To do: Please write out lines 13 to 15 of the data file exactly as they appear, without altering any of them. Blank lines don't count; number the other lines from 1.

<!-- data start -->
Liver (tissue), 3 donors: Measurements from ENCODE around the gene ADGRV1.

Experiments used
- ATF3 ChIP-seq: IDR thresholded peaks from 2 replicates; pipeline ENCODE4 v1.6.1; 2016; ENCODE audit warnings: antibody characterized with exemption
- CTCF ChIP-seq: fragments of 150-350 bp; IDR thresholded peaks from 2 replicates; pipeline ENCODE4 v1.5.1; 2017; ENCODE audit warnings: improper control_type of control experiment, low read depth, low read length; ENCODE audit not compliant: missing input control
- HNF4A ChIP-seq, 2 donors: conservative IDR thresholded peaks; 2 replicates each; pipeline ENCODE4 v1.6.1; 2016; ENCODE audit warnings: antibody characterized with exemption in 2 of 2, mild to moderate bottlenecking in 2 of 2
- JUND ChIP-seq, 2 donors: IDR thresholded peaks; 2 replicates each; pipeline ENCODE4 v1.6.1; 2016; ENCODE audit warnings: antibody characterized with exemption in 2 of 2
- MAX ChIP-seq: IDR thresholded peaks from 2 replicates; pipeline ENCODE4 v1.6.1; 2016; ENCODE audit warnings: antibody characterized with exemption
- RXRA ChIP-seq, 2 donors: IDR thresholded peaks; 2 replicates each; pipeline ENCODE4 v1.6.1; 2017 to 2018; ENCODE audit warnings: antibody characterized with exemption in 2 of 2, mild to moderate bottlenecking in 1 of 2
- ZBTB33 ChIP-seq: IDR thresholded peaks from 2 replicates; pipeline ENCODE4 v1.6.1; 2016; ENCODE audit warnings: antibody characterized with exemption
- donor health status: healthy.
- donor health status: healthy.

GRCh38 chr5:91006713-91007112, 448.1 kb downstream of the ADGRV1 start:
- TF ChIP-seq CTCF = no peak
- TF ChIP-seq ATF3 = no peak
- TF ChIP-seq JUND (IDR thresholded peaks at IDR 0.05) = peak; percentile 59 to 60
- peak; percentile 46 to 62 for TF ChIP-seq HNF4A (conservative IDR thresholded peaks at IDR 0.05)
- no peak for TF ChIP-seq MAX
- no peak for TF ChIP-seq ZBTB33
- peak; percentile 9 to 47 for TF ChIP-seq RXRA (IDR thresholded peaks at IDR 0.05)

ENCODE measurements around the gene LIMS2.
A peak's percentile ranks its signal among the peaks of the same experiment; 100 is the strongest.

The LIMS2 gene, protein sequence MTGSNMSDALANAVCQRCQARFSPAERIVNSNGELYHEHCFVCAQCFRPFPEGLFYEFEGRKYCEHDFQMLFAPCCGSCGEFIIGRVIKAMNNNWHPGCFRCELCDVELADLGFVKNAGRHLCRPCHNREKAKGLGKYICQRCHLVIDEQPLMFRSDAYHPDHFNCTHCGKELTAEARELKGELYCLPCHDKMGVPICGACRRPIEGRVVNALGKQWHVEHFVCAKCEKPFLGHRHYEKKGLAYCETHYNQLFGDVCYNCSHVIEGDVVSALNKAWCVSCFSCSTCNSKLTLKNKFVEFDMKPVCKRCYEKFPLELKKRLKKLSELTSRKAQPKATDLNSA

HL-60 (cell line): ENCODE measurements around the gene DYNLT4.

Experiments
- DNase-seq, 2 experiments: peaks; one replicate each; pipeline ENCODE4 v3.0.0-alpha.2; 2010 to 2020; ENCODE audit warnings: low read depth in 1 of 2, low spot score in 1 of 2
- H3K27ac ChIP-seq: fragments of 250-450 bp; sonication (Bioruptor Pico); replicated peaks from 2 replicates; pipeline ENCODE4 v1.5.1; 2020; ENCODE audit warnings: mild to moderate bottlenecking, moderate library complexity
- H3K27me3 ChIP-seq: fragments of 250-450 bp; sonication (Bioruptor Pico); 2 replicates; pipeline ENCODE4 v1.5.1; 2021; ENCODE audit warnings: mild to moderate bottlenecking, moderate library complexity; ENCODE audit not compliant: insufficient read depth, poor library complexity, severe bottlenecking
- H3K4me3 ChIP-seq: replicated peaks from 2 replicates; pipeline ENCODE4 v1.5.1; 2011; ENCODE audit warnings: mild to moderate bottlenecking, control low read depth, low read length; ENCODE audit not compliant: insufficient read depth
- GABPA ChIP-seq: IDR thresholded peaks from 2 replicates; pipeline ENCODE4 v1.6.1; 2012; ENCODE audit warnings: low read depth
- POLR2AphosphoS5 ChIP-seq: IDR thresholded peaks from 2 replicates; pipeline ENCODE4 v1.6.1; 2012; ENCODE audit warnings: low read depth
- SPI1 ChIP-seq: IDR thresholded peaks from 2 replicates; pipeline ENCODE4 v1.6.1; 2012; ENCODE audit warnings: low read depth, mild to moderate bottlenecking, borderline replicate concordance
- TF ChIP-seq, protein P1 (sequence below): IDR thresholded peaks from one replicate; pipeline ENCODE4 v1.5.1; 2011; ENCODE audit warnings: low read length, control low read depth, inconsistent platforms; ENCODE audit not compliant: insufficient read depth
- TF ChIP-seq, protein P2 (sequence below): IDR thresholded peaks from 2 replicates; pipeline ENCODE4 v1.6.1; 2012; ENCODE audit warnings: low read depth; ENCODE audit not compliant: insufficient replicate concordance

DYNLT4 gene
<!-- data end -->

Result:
- TF ChIP-seq CTCF = no peak
- TF ChIP-seq ATF3 = no peak
- TF ChIP-seq JUND (IDR thresholded peaks at IDR 0.05) = peak; percentile 59 to 60